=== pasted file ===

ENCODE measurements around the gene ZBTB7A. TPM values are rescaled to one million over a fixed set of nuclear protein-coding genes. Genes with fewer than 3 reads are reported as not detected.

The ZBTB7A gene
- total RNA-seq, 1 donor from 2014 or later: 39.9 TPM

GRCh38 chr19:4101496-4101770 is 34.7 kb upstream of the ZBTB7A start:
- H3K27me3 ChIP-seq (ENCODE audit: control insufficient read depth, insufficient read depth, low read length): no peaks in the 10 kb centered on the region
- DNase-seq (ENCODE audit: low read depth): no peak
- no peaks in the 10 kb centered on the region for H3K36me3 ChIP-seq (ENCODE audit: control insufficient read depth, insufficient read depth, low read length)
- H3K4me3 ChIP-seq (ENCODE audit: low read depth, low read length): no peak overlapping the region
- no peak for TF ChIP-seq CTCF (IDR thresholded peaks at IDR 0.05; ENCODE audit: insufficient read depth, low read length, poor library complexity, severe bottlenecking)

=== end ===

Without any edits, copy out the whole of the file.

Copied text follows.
ENCODE measurements around the gene ZBTB7A. TPM values are rescaled to one million over a fixed set of nuclear protein-coding genes. Genes with fewer than 3 reads are reported as not detected.

The ZBTB7A gene
- total RNA-seq, 1 donor from 2014 or later: 39.9 TPM

GRCh38 chr19:4101496-4101770 is 34.7 kb upstream of the ZBTB7A start:
- H3K27me3 ChIP-seq (ENCODE audit: control insufficient read depth, insufficient read depth, low read length): no peaks in the 10 kb centered on the region
- DNase-seq (ENCODE audit: low read depth): no peak
- no peaks in the 10 kb centered on the region for H3K36me3 ChIP-seq (ENCODE audit: control insufficient read depth, insufficient read depth, low read length)
- H3K4me3 ChIP-seq (ENCODE audit: low read depth, low read length): no peak overlapping the region
- no peak for TF ChIP-seq CTCF (IDR thresholded peaks at IDR 0.05; ENCODE audit: insufficient read depth, low read length, poor library complexity, severe bottlenecking)